The military exploits of Simon Bolivar demonstrate that persistence, cunning, and familiarity with terrain have a significant impact on the success of war campaigns. Bolivar, having very little military experience at the outset of his revolutionary career, proved himself capable of leading a revolution against the more experienced Spanish generals because of these qualities, which appear to be intrinsic to his personality and general education. As a Venezuelan, he spent his childhood in South America, learned its terrain and became accustomed to the caprices of its weather. In his studies on the European continent, he was able to learn military strategies used in those European countries—and this knowledge presented him with the opportunity intelligently to adapt those strategies to his own home in South America. His persistence, learned in a variety of areas through his life, became the cornerstone of his campaign, as his soldiers were often few and his position compromised. Yet unity among these three aspects of his character made him in the end a military victor over Spain.
One of the major battles lost by Bolivar saw the recruitment by the Spanish of llaneros or men of the plains who were familiar with the terrain of South America in a way that the Spanish soldiers themselves were not. The loss was further cemented during a period of recklessness when the rebels (Bolivar’s men) became confused by an erroneous alarm telling them to retreat. Learning from this loss, Bolivar came to recognize the strength and advantage he possessed in fighting these battles on his home turf. He also came to recognize the power of his wit and the effectiveness of propaganda in mentally fortifying his own or intimidating enemy soldiers.
The battle following this one demonstrated the ideas that Bolivar learned. Although he had only 3,000 men at Araure, he launched an attack against the men of Spanish General Monteverde. Though he suffered initial losses, Bolivar was persistent and used tactics to flank the enemy army during a time of vulnerability (while the troops were busy making plans for reinforcements). This strategic move allowed Bolivar’s 3,000 to triumph in a battle in which they were at a disadvantage.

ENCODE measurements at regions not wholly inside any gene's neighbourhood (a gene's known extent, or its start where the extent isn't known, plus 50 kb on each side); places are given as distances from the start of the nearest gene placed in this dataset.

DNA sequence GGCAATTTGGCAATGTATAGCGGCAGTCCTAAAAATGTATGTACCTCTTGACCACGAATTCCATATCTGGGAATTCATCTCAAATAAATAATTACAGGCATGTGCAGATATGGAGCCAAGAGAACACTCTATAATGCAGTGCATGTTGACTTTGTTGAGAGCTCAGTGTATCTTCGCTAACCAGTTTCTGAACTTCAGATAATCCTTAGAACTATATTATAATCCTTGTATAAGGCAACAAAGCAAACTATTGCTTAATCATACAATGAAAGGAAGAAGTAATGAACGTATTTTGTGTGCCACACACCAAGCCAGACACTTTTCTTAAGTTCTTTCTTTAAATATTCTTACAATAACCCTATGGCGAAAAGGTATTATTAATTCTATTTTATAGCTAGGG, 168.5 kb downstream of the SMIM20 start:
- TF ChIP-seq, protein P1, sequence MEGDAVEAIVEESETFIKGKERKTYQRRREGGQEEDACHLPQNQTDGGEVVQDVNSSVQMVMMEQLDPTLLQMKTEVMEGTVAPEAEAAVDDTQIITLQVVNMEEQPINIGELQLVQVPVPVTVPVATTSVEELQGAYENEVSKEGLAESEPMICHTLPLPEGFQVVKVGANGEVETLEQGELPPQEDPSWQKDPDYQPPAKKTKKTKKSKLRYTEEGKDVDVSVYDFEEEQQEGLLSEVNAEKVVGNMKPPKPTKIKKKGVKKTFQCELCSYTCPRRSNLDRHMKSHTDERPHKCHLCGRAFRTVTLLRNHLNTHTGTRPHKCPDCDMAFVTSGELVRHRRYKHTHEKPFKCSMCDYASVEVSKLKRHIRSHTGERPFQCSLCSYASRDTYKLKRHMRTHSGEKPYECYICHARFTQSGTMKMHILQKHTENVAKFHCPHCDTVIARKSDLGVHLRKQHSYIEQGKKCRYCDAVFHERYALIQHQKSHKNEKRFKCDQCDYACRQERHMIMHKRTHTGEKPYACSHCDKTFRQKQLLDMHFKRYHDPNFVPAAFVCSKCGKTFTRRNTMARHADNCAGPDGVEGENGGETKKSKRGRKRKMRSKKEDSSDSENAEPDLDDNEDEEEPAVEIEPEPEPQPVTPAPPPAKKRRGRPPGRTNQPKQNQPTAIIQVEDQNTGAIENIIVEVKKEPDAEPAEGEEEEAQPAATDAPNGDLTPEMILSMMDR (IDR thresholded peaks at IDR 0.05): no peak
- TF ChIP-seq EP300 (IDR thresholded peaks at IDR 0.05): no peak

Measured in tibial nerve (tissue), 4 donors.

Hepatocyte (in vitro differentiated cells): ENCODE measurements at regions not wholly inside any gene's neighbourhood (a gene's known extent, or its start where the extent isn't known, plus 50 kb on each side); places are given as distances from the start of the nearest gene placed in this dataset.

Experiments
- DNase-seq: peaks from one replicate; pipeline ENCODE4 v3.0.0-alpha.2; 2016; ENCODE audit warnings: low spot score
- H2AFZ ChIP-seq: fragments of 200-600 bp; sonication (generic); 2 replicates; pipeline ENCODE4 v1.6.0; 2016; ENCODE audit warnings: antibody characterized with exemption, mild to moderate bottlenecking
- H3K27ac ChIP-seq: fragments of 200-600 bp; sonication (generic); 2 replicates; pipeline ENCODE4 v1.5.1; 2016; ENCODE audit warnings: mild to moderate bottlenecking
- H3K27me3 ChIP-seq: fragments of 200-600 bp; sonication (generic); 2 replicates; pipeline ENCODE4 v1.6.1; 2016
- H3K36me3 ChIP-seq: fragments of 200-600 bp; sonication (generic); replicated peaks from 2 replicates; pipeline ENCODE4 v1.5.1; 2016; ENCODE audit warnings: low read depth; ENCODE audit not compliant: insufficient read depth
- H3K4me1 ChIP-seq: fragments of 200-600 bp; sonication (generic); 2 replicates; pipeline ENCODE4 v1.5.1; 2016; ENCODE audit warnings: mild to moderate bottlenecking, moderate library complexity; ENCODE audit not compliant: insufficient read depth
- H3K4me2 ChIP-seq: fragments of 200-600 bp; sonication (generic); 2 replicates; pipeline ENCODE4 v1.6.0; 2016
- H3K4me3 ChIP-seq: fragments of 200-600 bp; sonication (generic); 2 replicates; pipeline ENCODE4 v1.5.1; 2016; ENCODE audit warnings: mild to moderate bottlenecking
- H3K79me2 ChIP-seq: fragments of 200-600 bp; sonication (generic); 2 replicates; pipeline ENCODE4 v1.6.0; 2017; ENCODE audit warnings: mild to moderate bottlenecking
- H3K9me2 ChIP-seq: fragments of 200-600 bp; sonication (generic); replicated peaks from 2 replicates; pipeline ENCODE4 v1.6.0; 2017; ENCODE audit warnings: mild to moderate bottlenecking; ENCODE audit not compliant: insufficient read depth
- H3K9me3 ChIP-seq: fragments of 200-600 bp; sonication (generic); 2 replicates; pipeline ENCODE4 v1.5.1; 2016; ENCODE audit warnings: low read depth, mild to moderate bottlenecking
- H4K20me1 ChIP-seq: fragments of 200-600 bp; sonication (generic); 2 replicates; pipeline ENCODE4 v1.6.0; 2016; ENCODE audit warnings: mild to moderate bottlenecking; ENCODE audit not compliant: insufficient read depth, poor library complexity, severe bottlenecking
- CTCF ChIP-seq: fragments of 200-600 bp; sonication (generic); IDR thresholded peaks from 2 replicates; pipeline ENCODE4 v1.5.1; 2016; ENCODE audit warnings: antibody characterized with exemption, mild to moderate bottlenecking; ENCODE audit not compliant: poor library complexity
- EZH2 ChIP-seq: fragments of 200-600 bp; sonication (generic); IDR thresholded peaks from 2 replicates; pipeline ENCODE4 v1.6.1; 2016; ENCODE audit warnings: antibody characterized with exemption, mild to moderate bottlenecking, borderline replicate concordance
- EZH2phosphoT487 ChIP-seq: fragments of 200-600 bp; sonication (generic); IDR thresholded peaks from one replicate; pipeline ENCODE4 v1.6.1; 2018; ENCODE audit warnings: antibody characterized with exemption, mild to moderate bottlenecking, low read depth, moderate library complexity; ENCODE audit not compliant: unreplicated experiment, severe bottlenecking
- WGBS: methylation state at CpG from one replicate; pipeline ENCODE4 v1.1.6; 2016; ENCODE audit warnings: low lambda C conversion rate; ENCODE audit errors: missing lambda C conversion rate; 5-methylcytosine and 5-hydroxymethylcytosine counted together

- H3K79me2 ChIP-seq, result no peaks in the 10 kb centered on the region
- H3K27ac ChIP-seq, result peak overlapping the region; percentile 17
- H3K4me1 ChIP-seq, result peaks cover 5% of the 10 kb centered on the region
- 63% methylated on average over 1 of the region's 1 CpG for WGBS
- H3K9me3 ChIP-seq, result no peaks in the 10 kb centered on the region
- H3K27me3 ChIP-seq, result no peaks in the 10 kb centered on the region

Despite this one victory, Bolivar’s forces continued to be under a large amount of stress because of the many fronts on which they were fighting battles. Many times the rebels were brought to almost their knees because of the number of men and the amount of strength they lost. For example, at one point during the rainy season while at Aragua when Bolivar’s forces were almost naked, 4,000 men died in a battle, of which most were Bolivar’s men. Yet their strength of mind continued, and in their persistence they proved themselves able to continue the struggle. Though May 1815 saw Spanish reinforcements of 11,000 men to Bolivar’s 3 or 4 thousand, he is reported to have sent a letter to the South American citizens declaring, “I have been chosen by fate to break your chains…Fight and you shall win. For God grants victory to perseverance.” This perseverance was to show its necessity in the next stage of the revolution, as Bolivar’s men were cut down in this battle to the point where Bolivar himself had to flee to Jamaica in order to escape capture and/or execution.
At this time of disappointment, Bolivar is again seen to call on his store of perseverance in a letter that he is well-known for writing from Jamaica. In it he says, “A people that love freedom will in the end be free.” Though his pleas for help to the nations surrounding him were answered only by Haiti, Bolivar regrouped by forming an army, which he named “The Liberating Group.” He landed in Venezuela and with only 500 men he faced an enemy of 1500 at a fort near his location, and of 16,000 soldiers of the government stationed in Caracas.
It is here that Bolivar’s cunning begins to turn the tables, as he recalls the lesson of propaganda learned earlier from his first great loss. He begins to spread word about numerous fictitious battles between himself and the Spanish royalists and in which the royalists suffered severe losses. These battles were supposedly staged all across Venezuela, though he remained all the time around the Orinoco River.